7 May 2007

The ideology of a violet.

I know it's easy not to know better - because I didn't.

Later at home, ID'ing the day's photos, I discovered it was a Bird's-Foot violet.

The flower itself looks like a common violet, but look at its leaves: they're shaped like, you guessed it, a bird's foot.

Viola pedata L.

I had never even of it.

But this is a very rare sight.

In Canada, this species only occurs in Southwestern ON, in 3 small isolated populations.

You can't be suspicious of a tree, or accuse a bird or a squirrel of subversion or challenge the ideology of a violet.
-Hal Borland

Anyone who wants to can look up exactly where to find it - and this site has the links to the resources to do it- but they'll have to do a little homework, and maybe just as well they should, because I know I became more invested and respectful through that process myself. That's why I'm not posting a map right here. & I have to say, I believe we're all lucky that most people would not only dismiss this violet, but mistake the landscape where it lives as any side-of-a-county-road. I drove right past it for years.

Yes, there was a time in my life before-the-plants.

Acclaimed poet and novelist Elizabeth Smart tells how gardening madness struck her suddenly in 1967 "like a cold or an unsuitable love affair." - Alice Van Wart

But, actually it's a 6,000 year old Black Oak Savannah - a globally rare landscape. Old as it is, it's been suspended in a lovely stage of landscape youth: as a result of regular periodic fire, woody species haven't succeeded the breezier prairie vegetation between the sparse oaks.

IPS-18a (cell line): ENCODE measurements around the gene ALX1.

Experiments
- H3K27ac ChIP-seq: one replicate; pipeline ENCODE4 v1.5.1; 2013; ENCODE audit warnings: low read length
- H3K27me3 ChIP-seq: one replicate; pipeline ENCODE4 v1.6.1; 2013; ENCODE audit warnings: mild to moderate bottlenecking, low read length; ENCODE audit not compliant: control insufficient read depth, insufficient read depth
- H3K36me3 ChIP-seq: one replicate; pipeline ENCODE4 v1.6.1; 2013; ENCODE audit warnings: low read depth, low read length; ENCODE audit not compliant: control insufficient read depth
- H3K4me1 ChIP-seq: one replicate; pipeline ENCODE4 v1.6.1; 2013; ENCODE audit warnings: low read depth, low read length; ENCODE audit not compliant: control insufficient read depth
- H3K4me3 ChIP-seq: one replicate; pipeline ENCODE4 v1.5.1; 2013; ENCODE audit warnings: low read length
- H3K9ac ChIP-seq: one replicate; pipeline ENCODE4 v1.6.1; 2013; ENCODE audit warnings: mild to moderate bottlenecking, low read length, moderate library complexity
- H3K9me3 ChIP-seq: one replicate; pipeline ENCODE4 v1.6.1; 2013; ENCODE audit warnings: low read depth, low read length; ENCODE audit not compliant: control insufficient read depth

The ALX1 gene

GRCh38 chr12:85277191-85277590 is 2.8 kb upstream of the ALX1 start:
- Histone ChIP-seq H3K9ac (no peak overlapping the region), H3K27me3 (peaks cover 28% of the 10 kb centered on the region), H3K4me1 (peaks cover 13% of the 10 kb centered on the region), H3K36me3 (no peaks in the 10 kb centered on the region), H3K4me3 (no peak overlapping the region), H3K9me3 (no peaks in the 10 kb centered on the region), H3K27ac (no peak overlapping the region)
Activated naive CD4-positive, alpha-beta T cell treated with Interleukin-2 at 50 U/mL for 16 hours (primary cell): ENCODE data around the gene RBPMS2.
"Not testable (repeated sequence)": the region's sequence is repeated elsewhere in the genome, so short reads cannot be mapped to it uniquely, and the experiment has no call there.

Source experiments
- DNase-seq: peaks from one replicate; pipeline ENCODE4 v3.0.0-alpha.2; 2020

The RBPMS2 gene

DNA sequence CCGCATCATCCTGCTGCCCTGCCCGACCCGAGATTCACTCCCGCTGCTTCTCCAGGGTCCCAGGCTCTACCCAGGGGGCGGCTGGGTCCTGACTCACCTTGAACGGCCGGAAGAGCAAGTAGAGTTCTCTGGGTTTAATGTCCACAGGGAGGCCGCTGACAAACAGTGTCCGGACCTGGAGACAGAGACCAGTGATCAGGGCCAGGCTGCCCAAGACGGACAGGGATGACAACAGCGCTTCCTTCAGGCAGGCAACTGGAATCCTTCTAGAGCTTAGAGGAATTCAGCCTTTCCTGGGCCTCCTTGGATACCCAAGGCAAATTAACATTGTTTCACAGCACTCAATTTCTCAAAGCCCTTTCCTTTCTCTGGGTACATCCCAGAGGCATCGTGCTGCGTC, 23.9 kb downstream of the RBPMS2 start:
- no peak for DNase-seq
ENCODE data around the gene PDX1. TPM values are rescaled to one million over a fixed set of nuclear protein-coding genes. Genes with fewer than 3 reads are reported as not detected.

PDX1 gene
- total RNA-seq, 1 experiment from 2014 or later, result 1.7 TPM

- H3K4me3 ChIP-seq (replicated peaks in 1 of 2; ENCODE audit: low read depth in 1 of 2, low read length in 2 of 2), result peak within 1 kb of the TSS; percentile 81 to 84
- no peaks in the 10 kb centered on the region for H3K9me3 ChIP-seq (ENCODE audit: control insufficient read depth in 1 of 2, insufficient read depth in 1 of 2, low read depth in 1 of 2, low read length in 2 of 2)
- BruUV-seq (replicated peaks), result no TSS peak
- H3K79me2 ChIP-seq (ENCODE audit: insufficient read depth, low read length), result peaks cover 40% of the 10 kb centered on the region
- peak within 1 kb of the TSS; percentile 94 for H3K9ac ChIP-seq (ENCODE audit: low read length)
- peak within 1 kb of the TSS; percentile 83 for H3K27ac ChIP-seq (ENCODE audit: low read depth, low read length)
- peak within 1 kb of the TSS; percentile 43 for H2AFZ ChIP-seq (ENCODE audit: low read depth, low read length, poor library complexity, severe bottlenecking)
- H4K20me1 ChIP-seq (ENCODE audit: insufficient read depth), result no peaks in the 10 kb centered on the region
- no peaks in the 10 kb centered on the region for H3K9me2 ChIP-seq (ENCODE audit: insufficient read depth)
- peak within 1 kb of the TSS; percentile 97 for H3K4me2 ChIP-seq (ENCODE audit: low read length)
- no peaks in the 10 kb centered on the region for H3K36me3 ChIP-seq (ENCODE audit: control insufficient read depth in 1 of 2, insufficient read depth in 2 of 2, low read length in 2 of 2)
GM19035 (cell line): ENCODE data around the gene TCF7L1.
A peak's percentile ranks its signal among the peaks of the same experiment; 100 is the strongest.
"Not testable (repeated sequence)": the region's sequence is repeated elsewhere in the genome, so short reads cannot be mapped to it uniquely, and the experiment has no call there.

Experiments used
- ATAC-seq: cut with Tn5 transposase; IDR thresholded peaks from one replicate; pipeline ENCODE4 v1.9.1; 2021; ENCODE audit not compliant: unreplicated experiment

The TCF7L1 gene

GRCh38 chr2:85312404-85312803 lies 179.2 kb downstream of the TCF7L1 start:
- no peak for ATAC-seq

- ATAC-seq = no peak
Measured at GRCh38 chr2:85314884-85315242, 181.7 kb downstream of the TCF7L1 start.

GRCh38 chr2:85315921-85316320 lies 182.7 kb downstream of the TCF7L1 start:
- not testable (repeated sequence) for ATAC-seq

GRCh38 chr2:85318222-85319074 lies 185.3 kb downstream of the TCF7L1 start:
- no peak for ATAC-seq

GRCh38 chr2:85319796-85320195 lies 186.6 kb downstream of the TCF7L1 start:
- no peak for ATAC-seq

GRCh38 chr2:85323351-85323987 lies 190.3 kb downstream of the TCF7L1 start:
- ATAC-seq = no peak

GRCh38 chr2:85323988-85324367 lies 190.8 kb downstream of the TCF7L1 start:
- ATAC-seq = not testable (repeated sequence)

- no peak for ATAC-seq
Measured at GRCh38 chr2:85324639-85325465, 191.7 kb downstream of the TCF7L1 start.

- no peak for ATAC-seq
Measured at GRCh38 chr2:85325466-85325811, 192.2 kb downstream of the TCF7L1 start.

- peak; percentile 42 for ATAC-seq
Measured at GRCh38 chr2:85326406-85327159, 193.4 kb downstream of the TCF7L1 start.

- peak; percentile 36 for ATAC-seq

"Had I ever, until that moment, seen flowers at all?" - Gabrielle Roy

Bird's-Foot Violet's status was changed from Threatened to Endangered in 2002.In Ontario it's an S1 (scale 1-5 with 1 being the least secure/most imperiled).

It has some extraordinary protection:

Province Ontario Endangered Species Act

R.S.O. 1990, Chapter E.15

“no person shall willfully, (a) kill, injure, interfere with or take or attempt to kill, injure interfere with or take... or (b) destroy or interfere with or attempt to destroy or interfere with the habitat of any species of fauna or flora, declared under the regulations to be threatened with extinction.”

6. Any person who contravenes this Act is guilty of an offence and on conviction is liable to a fine of not more than $50,000, or to imprisonment for a term of not more than two years, or to both. R.S.O. 1990, c. E.15, s. 6.

As of January 2006, there were only 43 species listed in regulation under the ESA.

This Bird's-Foot Violet is one of them.


"To believe that you do not live a political life is to lie to yourself about your life." Robin Matthews, poet.

I've posted this picture and story here because I'm trying to settle with the fact that by creating a public blog that includes accessible information about the whereabouts & goings-on of rare species, precarious populations and fragile remnant landscapes -- I am also creating a resource that could easily be abused: over-recreated, tourist-trampled, degraded, judged as an amusement, commodified -- like a lot of our Conservation Areas.